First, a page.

Calcium in Whole Blood or Urine

Clinical Information

Calcium is one of the seven major minerals and the most abundant in the body1. Calcium is well known for its structural role in the body. However, it is equally important for the excitability of muscles and nerves. It also activates fatty acid oxidation, a mitochondrial carrier for ATP and glucose stimulated release2.

Signs and Symptoms of Deficiency or Toxicity

Short-term Inadequate dietary intake of calcium do not normally lead to low calcium in the blood. Rather, it results from medical conditions such as renal failure, vitamin D deficiency, low blood magnesium levels, abnormal parathyroid function1,3.

Symptoms observed in hypocalcemia (low blood calcium) include numbness and tingling of fingers, muscle cramps, convulsions, lethargy, and poor appetite. Long-term hypocalcemia can result to osteopenia and if left untreated, cause osteoporosis3.

Adverse effects observed in people with high calcium levels in the blood include loss of appetite, nausea, vomiting, constipation, abdominal fatigue, and frequent urination3. It can also lead to renal insufficiency, vascular and soft tissue calcification, hypercalciuria, and kidney stones1.

Supplementation Guide

The World Health Organization (WHO) recommends calcium supplementation as part of antenatal care in populations where calcium intake is low. This is for the prevention of pre-eclampsia in pregnant women especially those at high risk of hypertension7. Following is the recommended dosage: 1.5-2.0 g elemental calcium/day to be given daily from 20 weeks gestation until the end of pregnancy. The total dosage must be divided into three doses and taken preferably during mealtimes. There is no established clinical guideline for calcium supplementation for the general adult population. However, in the event that calcium from the diet is not enough, calcium from supplements will be best absorbed by the body when taken in the amount of 500-600 mg, preferably with a meal8.

Following are the established upper limits for calcium per age group9.

  • For children, 1-18 y.o.: 2500 mg.
  • For adults, 19 to 70 y.o.: 3000 mg
  • For adults, 70 years and older: 2700 mg
  • For pregnant and lactating women: 2500 mg

Calcium supplements may interact with medications if taken together. It can cause decreased absorption of biphosphonates, fluoroquinolone and tetracyclines, levothyroxine, phenytoin, and tiludronate disodium1.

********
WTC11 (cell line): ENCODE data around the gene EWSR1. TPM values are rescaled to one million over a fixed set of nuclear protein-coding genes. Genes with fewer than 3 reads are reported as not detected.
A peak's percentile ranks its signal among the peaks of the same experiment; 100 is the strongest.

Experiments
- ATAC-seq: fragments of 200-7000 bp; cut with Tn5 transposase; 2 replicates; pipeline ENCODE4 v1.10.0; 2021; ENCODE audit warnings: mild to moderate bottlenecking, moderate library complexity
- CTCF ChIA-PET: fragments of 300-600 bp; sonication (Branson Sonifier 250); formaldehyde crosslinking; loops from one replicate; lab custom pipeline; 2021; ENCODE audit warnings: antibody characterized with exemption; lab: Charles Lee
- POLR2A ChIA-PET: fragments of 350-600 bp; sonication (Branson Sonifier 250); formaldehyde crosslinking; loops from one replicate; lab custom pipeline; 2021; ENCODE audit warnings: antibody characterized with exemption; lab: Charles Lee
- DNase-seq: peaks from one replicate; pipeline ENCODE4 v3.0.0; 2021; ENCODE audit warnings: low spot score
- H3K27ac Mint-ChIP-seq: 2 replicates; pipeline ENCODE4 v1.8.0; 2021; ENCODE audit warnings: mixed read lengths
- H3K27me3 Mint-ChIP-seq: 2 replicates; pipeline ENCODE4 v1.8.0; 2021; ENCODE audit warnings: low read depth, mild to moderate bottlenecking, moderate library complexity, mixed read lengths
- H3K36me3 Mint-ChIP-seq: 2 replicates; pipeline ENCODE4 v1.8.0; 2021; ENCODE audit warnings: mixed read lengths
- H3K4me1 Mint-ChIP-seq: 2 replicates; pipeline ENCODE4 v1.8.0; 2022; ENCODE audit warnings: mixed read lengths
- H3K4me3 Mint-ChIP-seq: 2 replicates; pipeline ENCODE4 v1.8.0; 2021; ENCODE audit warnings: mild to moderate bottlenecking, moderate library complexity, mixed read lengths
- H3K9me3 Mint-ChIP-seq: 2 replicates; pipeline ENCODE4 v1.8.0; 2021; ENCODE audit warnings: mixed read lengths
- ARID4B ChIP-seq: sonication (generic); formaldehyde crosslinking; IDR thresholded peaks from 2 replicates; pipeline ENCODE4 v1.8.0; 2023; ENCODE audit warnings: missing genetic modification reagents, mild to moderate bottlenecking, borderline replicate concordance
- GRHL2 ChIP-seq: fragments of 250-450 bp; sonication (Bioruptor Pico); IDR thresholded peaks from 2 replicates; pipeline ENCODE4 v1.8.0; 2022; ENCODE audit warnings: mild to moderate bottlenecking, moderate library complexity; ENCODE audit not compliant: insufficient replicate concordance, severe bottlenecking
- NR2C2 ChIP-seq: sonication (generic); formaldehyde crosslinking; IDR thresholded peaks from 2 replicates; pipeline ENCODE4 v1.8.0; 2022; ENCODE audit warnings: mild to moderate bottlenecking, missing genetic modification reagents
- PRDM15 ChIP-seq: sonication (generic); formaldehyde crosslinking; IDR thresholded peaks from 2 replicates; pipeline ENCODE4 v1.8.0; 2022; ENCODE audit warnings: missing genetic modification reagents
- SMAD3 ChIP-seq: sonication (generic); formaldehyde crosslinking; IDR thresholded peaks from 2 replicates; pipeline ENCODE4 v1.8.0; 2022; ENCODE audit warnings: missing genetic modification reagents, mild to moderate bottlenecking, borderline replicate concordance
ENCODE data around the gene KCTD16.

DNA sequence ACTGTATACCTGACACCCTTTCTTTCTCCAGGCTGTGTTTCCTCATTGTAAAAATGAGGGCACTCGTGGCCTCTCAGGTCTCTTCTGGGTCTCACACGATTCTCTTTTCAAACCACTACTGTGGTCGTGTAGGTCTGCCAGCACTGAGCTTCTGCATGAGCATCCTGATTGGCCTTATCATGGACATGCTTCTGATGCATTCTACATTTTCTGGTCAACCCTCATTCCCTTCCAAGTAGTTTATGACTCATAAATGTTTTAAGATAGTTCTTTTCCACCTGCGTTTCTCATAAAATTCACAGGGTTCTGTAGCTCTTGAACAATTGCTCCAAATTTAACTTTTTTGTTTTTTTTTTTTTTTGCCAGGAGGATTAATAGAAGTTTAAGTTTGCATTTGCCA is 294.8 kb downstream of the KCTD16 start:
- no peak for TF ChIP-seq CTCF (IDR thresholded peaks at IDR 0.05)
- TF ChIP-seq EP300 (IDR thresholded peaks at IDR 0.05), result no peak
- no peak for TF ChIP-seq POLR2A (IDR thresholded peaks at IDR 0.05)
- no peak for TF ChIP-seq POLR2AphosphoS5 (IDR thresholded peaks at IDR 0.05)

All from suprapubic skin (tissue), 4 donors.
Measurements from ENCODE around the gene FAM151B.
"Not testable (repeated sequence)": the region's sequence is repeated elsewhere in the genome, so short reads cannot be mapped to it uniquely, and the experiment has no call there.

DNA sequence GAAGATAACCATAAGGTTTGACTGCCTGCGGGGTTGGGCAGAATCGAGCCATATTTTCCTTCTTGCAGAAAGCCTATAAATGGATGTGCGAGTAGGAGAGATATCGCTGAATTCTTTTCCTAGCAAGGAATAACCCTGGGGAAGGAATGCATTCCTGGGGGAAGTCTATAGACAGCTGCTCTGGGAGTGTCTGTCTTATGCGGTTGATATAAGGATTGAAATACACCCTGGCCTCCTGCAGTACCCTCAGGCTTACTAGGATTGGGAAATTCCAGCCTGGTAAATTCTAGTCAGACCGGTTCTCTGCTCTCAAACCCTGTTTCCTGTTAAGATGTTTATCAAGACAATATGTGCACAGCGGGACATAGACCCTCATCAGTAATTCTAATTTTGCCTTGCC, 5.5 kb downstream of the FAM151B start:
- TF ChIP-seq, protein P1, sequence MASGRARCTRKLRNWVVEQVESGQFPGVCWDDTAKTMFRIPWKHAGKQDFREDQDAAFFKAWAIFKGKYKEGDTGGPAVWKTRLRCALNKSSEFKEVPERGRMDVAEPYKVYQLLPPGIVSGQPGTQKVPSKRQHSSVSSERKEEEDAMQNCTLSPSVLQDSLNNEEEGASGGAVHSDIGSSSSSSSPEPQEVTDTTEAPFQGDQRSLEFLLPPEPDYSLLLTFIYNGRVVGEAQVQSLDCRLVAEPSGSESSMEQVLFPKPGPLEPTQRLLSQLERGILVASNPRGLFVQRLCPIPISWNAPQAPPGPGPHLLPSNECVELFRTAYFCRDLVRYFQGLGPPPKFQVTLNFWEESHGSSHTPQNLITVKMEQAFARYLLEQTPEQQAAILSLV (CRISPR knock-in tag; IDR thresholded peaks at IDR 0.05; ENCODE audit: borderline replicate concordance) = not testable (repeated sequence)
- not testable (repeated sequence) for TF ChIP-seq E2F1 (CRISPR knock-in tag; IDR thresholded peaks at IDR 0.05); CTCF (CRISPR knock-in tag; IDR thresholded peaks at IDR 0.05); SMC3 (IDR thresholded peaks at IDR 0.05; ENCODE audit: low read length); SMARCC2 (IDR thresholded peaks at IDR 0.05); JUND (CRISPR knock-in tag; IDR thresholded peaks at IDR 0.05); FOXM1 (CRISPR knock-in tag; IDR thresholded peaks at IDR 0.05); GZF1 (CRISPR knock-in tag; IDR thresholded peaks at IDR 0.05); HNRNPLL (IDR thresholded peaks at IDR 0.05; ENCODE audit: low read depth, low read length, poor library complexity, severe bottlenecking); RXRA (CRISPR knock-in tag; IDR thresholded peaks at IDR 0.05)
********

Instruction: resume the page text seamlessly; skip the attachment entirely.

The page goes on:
Food Sources

Milk and dairy products are excellent sources of calcium. It is also found in tofu, fortified beverages, fortified cereal, rhubarb, spinach, alons, white beans, bok choy, kale, pinto beans, red beans, and brocolli10.

(1) Office of Dietary Supplements-National Institutes of Health. (n.d.). Calcium. Fact Sheet for Health Professionals. Retrieved from
(2) Huskisson E, Maggini S, Ruf M. The role of vitamins and mineral in energy metabolism and well-being. The Journal of International Medical Research 2007; 35: 277-289
(3) Higdon J, Drake VJ, Delage B. (May 2017). Linus Pauling Isntitute. Micronutrient Center. Calcium. Retrieved from
(4) Mayo Clinic Medical Laboratories. (n.d.) Test Catalog. Calcium, Total, Serum. Retrieved from
(5) Gibson, R.M. (2005). Principles of Nutritional Assessment. New York: Oxford University Press, Inc.
(6) Kang SH, Cho KH, Park JW, Yoon KW, Do JY. Whole blood versus serum ionized calcium concentrations in dialysis patients. The Korean Journal of Internal Medicine. 2014;29(2):226-230. doi:10.3904/kjim.2014.29.2.226.
(7) WHO. Guideline: Calcium supplementation in pregnant women. Geneva, World Health Organization, 2013.
(8) National Osteoporosis Foundation. (n.d.). Calcium/Vitamin D. Retrieved from
(9) Philippine Dietary Reference Intakes. 2015. Department of Science Technology-Food and Nutrition Research Institute.
(10) Linus Pauling Institute. Oregon State University. (n.d.). Micronutrients for Health. Retrieved from